In a cozy Tokyo neighborhood sandwiched between Omotesando and Shibuya, an Australian chef and business owner serves up truffle pasta paired with red wine almost every night to regulars and tourists. Savvy Tokyo sat down with Sarah Craigo to find out how and why an experienced marketer and foodie made the leap into the restaurant business and what she’s gained from the experience.
On paper, what Crago has achieved in only a few years at her niche truffle eatery, OUT, is remarkable. And it’s all because of her belief in the potential of OUT, her passion for food and her determination to make her dream a reality.
It’s far from an unusual scenario, except that this individual launched her flourishing restaurant with only a dream—no service experience, no business management skills and no contacts in Tokyo.
What got you into food?
I always had an interest in food and was passionate about cooking and sourcing ingredients, so I went from London to Italy, to do a Masters in Gastronomy; Food Culture and Communications. It probably was the best year of my life. I got to learn a lot about the background of food and do tastings. Even coming out of that masters I didn’t know how to pursue my interest. I thought I would be working in communications around food. I went back to Australia for a couple of months and before I knew it, I was here setting up the restaurant.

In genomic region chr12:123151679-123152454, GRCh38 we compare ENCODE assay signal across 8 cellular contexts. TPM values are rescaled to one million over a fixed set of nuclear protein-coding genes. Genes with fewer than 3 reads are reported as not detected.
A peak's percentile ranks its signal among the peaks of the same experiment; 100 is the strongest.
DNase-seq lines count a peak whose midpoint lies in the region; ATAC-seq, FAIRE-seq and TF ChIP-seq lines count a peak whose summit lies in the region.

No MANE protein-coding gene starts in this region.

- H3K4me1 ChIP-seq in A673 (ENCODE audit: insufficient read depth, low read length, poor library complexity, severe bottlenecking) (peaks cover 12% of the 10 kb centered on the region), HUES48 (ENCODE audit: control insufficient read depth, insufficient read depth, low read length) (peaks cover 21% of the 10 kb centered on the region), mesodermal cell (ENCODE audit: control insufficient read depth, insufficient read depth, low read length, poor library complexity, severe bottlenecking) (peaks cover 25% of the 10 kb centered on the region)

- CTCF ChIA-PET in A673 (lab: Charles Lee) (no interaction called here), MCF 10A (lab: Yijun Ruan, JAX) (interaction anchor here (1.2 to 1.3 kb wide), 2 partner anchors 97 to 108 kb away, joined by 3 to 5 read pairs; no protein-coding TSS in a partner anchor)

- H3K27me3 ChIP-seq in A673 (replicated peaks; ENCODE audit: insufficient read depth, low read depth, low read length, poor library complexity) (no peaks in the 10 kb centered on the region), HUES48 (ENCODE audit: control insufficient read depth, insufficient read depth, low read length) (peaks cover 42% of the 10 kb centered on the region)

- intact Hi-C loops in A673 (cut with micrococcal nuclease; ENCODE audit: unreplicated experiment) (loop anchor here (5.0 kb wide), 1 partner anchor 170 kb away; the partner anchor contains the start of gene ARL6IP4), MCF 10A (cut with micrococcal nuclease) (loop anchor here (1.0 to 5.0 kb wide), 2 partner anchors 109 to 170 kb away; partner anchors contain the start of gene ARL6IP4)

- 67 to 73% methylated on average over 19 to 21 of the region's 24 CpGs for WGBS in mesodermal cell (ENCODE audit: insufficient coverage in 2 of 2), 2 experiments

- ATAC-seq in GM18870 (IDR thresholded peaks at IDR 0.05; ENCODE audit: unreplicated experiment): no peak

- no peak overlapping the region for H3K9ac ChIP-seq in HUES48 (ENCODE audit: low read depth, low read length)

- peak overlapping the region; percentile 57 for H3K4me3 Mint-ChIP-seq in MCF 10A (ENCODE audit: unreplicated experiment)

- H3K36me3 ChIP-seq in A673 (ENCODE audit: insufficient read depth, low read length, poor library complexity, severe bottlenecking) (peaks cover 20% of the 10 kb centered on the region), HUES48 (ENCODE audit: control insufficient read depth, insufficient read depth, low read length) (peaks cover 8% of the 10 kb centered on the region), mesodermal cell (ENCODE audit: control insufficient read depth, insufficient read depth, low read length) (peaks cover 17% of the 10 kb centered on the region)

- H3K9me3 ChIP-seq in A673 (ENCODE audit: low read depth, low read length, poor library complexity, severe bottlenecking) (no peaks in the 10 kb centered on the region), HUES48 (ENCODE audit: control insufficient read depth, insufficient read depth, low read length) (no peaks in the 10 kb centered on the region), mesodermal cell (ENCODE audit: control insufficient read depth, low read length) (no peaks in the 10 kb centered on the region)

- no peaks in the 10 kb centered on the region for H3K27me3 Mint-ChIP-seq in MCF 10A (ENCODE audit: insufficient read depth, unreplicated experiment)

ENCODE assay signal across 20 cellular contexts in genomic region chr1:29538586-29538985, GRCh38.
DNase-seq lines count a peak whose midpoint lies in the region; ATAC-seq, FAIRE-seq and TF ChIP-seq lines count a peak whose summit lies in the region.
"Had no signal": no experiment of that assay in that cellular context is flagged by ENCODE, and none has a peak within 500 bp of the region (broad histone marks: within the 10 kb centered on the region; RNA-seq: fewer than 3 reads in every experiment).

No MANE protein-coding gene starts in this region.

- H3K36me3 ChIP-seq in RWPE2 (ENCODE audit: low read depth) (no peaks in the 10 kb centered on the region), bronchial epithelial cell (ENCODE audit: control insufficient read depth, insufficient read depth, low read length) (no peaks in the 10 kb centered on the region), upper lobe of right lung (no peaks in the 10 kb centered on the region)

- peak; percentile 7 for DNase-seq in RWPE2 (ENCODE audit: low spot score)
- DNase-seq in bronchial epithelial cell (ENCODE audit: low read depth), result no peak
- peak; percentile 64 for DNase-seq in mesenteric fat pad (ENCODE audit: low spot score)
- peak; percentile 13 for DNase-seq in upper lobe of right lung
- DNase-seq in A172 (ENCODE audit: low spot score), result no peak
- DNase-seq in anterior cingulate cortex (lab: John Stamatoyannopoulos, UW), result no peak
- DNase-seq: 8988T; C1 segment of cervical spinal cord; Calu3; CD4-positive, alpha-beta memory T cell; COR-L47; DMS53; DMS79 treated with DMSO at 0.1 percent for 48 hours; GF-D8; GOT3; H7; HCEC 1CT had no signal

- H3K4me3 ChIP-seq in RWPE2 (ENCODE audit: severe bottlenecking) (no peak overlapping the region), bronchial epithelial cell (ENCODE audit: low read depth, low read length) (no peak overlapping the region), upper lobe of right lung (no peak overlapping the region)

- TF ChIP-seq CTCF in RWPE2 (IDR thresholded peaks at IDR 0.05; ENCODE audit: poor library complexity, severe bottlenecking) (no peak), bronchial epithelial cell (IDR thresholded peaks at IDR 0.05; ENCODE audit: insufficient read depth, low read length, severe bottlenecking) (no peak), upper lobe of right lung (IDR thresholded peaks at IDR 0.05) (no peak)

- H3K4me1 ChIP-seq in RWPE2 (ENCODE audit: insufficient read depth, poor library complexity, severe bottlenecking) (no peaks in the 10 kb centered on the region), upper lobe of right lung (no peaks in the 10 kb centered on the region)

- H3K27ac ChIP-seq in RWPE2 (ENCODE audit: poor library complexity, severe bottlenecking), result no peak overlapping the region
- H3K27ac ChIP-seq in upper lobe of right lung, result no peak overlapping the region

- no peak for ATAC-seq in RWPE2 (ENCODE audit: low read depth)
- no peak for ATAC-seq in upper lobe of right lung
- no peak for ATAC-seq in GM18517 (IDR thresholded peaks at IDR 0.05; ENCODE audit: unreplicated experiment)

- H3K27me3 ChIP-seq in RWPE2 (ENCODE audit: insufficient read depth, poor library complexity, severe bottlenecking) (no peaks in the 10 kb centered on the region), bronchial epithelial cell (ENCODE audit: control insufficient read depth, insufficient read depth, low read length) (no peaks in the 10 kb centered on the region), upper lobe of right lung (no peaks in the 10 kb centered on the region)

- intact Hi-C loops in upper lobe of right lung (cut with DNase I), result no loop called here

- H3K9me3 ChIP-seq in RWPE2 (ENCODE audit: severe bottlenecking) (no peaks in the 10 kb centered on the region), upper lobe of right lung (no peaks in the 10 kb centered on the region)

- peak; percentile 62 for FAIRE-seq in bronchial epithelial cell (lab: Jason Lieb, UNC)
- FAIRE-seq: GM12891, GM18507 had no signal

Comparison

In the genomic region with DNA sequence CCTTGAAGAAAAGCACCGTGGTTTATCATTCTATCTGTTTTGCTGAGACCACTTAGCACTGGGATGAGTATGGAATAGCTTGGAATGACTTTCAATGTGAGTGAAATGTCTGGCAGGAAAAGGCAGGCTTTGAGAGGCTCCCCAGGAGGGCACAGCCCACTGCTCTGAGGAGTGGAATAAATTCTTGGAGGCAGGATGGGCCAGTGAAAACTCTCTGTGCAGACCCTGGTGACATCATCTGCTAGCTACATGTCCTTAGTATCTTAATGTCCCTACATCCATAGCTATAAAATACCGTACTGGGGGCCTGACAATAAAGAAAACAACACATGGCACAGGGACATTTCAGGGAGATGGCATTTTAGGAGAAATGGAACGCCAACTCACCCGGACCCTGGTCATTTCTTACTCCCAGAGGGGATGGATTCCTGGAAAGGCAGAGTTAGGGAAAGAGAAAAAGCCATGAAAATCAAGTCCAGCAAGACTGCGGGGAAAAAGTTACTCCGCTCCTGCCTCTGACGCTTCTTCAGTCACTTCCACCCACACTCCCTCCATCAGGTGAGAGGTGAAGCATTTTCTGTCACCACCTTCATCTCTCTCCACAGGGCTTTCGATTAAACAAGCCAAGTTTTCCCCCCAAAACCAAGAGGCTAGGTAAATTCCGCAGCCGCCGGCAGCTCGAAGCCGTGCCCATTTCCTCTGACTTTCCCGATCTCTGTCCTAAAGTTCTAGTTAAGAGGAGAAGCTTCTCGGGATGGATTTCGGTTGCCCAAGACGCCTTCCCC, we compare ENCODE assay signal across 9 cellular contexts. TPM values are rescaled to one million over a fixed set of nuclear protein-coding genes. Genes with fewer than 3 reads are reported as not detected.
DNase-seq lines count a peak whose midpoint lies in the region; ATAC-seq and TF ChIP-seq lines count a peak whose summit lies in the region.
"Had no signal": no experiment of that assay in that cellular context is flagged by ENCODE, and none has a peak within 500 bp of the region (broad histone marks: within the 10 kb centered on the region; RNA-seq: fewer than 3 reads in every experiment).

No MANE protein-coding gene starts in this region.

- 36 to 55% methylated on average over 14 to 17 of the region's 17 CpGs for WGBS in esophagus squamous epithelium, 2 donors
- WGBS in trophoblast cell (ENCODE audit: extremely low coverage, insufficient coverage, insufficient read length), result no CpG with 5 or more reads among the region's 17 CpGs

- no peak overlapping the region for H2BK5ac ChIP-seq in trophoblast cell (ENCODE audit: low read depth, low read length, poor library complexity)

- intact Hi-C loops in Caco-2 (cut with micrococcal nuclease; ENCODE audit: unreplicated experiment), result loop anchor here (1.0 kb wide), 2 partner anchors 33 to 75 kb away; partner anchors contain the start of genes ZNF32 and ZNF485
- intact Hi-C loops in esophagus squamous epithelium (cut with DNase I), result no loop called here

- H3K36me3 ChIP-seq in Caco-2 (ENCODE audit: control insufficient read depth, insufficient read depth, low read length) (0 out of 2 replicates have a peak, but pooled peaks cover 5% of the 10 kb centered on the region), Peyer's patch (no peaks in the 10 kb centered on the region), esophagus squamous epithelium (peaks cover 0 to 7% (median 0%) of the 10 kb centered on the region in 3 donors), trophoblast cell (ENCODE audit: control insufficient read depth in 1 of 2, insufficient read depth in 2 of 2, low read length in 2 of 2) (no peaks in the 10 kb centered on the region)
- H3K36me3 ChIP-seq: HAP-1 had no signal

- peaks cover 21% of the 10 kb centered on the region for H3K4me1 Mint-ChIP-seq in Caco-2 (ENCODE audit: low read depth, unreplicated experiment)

You jumped in without service experience. How was that?
OUT is the first service I’ve had to do. I’ve always been interested in food—everything from fine dining to street food—and eaten at a lot of restaurants. I also travel to eat. I’ve always been observant of how restaurants work and what I think makes good service and I was reviewing restaurants in Tokyo for various publications before opening OUT. I got an idea of what I want in a restaurant and opened OUT from a very customer-focused point of view. But I had to learn a lot about cooking and service—and am still learning a lot.
How did you come up with the concept?
I’d just come back from Italy and was in the mountains, not far from Melbourne, in the wintertime, having a dinner party with about 10 friends. We’d made fresh pasta with fresh Australian winter truffles. As it came out, somebody got up and changed the record to Led Zeppelin. Everyone had this moment of ‘this is it’: eating pasta and truffle, drinking red wine and the sound of Led Zeppelin. We joked that it would make a great restaurant concept.
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